The MSM spin portrays impeachment as an evil. It is not. Impeachment is a cure for the ailment that is attacking and disabling our Constitution.

    Excellent diary, teacherken.

    Free America.......impeach Bush.

    by Ekaterin on Fri Jul 13, 2007 at 08:28:08 PM PDT

  •  And, logically, if there is no justice (0+ / 0-)

    it can only result that defense will not be conducted for all in common, but instead mainly for the interests of those inclined to ignore justice.

    Until we break the corporate virtual monopoly on what we hear and see, we keep losing, don't matter what we do.

    by Jim P on Fri Jul 13, 2007 at 08:47:32 PM PDT

  •  Know Impeachment, Know Democracy (2+ / 0-)
    Recommended by:
    NonnyO, Archangel

    If impeachment is off the table, so is democracy.

    Know Impeachment, Know Democracy
    No impeachment, no democracy.

    Sorry -- I've been so upset about the Meirs refusal to obey a lawful subpoena I can't even think straight, and a bit of humor once in a while helps me stay sane. Barely.

    Seriously, I am with Ken. If the House does not enforce their subpoena of Harriet Miers, I honestly think there is no further power of the Legislative Branch, and from now on the Executive Branch can simply ignore anything Congress might do.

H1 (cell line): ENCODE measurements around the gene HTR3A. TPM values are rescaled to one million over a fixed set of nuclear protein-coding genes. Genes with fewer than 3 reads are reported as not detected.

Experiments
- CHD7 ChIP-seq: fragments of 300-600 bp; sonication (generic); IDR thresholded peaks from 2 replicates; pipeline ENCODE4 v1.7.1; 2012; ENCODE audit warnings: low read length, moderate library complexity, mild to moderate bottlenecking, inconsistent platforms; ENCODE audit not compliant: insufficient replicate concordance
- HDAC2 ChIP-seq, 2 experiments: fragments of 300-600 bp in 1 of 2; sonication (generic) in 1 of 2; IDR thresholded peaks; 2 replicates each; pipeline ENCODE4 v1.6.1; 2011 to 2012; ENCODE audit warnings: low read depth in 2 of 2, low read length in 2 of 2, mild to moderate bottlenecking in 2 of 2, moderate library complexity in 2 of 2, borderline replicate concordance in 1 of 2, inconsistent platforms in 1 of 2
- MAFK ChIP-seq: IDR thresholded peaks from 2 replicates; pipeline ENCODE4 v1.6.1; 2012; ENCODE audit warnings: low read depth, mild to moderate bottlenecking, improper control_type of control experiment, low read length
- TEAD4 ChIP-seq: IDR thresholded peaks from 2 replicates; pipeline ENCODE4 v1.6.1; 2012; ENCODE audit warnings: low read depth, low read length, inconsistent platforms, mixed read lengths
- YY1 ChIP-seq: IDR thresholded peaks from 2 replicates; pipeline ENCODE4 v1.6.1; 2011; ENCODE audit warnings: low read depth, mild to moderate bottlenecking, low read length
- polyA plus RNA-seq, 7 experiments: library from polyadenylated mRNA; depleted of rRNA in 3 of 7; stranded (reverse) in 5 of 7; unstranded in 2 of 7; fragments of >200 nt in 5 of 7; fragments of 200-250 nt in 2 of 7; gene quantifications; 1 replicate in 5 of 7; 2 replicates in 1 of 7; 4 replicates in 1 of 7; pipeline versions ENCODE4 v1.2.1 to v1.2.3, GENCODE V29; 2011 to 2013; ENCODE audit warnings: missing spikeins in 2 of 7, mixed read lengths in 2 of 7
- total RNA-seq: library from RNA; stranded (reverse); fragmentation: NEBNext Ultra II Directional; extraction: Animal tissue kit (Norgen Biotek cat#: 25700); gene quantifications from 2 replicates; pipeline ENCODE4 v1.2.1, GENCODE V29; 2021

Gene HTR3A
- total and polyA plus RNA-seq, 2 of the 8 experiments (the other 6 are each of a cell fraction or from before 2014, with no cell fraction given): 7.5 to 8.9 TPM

End of our Constitutional system.

    I do not believe I am exaggerating even one tiny bit. This is it.

    The moment has arrived.

    Impeach or give up the game.

    •  Yay! (0+ / 0-)

      Yes indeed! A great and hopefully defining hour of news television was Moyers' Journal tonight.But I'll tell you what, I am waaaaaaaaaaay more upset about the House/Senate Democrats than I am about Miss PruneHead Miers this week. Why don't "invertibrate" (thank you Bruce Fine for that), g. d., good for nuttin Democraps get their act together and DO SOMETHING????? Nancy Pelosi is a twerp; what a disappointment. We need a MAN in that job, that is, if you can find one in Washngton.
      Oh boy. Where and when will this all end?
      Disgusted in Santa Fe